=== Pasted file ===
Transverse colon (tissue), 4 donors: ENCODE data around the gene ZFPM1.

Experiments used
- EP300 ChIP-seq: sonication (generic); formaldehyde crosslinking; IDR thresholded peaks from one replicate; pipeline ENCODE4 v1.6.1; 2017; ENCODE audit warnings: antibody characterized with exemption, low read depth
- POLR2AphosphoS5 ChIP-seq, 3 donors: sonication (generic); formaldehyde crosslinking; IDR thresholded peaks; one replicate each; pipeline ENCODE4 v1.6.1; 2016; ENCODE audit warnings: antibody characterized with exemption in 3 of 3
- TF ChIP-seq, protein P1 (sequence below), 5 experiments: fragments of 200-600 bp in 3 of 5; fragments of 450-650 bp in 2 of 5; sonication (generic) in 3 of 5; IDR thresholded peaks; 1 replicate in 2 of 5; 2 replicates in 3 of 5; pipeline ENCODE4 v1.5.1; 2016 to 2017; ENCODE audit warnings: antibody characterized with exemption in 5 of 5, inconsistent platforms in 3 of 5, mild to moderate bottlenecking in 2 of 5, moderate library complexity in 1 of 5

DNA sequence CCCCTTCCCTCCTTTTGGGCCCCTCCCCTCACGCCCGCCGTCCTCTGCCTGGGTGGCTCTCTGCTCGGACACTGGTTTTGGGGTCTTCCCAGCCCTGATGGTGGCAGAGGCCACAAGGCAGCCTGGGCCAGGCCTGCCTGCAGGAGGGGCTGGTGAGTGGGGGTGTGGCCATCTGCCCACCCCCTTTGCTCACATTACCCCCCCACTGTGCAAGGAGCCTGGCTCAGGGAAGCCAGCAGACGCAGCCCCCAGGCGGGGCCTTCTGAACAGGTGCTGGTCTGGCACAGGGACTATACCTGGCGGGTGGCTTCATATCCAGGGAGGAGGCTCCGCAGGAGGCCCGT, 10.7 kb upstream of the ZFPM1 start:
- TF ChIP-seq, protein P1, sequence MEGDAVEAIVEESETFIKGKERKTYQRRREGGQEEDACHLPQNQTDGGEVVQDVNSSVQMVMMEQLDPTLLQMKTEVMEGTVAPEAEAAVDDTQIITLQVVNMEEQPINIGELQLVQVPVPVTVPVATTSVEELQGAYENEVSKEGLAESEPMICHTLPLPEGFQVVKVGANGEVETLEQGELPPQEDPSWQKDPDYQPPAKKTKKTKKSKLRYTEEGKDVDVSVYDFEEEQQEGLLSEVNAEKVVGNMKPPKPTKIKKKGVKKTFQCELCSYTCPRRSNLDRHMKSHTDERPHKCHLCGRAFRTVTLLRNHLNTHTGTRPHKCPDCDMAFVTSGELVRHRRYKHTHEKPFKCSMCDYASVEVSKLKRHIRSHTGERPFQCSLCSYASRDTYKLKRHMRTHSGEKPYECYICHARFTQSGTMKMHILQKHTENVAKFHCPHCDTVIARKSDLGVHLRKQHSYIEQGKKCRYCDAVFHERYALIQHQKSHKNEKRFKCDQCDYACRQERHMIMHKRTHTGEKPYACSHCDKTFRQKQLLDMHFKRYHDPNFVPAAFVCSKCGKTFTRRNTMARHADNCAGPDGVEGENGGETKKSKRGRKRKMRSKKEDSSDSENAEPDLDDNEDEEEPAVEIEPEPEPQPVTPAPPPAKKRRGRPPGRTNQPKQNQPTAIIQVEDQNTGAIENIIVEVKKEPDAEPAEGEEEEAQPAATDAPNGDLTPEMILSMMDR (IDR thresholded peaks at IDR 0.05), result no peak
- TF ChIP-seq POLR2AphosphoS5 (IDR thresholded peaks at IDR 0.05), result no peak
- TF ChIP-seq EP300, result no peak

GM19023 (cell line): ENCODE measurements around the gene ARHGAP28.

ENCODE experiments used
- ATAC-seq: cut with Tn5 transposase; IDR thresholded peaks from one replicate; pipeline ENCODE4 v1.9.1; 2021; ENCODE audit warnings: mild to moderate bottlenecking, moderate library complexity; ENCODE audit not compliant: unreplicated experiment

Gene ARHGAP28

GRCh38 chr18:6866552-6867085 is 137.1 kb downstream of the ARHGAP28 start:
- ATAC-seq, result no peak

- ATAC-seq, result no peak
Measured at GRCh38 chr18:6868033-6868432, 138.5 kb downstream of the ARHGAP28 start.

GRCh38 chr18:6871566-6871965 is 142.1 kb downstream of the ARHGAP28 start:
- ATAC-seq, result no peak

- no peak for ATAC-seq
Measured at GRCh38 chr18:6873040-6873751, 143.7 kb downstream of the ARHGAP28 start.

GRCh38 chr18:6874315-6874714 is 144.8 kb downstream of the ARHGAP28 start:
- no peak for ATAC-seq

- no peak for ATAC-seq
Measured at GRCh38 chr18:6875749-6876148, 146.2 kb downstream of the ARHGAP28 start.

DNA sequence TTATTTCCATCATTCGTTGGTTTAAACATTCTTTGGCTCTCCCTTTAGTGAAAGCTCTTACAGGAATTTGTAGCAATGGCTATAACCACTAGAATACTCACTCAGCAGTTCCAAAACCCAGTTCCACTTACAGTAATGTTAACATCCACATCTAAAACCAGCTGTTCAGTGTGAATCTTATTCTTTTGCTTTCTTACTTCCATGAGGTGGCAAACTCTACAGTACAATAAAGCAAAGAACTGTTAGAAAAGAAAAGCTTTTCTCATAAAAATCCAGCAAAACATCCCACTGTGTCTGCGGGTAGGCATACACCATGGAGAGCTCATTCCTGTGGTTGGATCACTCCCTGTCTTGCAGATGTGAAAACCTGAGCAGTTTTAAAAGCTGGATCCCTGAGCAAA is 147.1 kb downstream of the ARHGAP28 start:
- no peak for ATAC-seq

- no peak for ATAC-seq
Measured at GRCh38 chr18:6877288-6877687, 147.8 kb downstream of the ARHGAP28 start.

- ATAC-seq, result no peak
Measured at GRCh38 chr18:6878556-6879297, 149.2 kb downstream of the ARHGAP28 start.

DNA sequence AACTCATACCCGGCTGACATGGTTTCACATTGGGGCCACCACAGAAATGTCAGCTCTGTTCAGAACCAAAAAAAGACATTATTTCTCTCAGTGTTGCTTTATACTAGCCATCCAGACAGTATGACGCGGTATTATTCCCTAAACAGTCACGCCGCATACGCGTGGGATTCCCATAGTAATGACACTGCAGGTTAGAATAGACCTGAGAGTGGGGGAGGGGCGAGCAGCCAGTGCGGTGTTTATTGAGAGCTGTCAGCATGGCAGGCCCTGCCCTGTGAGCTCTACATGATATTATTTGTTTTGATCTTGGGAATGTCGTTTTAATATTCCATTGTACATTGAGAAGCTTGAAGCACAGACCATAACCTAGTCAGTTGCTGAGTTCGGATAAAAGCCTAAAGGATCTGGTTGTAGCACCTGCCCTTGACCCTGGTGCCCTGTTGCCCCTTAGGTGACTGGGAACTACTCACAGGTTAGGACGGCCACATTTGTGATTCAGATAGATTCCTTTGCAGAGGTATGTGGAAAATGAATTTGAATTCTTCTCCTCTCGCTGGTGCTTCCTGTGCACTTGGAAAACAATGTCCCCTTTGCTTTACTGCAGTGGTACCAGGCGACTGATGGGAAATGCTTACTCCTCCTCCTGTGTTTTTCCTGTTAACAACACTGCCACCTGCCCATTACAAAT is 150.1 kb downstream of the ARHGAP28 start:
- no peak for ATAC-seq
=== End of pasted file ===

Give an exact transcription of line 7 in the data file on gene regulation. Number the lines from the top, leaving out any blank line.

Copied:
- TF ChIP-seq, protein P1, sequence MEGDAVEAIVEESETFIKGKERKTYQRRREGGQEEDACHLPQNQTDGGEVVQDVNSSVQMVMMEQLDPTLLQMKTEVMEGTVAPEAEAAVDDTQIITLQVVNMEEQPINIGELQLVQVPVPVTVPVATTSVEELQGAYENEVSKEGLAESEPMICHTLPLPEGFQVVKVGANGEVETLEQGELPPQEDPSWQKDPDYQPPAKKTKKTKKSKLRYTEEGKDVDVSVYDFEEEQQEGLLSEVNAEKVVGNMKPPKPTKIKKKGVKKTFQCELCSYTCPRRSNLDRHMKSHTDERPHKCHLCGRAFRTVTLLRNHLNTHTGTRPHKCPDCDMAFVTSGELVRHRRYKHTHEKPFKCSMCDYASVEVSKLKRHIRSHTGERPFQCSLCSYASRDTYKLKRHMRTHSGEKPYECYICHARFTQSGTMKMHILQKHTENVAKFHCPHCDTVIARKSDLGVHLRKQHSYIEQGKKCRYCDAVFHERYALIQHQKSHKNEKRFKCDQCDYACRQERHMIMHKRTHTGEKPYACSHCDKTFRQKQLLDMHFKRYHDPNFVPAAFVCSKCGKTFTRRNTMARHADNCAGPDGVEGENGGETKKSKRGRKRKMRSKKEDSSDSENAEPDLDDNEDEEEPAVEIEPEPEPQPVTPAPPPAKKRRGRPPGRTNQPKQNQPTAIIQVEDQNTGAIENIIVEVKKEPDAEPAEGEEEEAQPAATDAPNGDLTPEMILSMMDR (IDR thresholded peaks at IDR 0.05), result no peak